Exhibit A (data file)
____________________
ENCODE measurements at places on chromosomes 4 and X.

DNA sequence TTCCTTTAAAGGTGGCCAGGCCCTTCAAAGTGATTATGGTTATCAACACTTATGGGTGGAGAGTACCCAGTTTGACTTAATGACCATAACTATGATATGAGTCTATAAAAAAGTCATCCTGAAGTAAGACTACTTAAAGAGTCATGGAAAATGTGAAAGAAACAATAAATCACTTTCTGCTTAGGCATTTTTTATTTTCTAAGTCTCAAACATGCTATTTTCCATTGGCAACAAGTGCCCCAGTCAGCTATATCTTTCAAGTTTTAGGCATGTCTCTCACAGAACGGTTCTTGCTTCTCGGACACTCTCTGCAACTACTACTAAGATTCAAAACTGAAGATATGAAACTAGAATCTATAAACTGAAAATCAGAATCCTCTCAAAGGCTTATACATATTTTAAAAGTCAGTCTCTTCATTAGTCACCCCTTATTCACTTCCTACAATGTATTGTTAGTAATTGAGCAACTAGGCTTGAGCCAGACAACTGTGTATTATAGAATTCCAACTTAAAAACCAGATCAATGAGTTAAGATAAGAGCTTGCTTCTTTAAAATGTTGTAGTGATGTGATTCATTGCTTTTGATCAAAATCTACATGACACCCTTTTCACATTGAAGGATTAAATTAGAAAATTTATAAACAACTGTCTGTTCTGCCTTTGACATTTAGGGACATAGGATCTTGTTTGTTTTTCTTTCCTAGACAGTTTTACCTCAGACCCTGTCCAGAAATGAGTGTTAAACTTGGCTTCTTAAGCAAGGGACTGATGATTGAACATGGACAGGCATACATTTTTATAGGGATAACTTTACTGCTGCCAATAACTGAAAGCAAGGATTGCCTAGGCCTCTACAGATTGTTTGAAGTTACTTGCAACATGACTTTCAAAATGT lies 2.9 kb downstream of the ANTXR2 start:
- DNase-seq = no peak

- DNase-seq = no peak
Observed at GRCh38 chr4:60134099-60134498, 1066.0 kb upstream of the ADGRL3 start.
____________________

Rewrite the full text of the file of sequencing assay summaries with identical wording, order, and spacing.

ENCODE measurements at places on chromosomes 4 and X.

DNA sequence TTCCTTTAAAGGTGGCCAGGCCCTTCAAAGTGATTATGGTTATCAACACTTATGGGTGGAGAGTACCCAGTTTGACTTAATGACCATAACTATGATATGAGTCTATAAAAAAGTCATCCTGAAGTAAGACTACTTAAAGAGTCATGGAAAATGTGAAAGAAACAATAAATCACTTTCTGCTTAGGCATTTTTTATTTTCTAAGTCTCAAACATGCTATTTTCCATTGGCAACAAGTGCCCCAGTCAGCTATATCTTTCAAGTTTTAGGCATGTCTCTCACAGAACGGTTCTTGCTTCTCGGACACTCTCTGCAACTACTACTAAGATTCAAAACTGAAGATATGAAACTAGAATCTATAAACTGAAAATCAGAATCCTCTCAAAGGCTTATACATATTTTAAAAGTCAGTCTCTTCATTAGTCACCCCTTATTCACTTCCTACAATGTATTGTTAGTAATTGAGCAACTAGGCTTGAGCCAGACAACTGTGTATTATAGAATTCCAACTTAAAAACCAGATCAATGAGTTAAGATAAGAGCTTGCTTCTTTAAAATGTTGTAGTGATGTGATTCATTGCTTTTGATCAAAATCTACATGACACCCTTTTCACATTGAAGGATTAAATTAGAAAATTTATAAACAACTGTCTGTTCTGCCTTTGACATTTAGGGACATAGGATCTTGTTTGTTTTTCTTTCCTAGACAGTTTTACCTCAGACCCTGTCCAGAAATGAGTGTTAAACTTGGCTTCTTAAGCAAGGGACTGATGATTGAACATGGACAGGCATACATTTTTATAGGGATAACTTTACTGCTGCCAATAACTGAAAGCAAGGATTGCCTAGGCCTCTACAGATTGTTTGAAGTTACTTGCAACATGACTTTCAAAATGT lies 2.9 kb downstream of the ANTXR2 start:
- DNase-seq = no peak

- DNase-seq = no peak
Observed at GRCh38 chr4:60134099-60134498, 1066.0 kb upstream of the ADGRL3 start.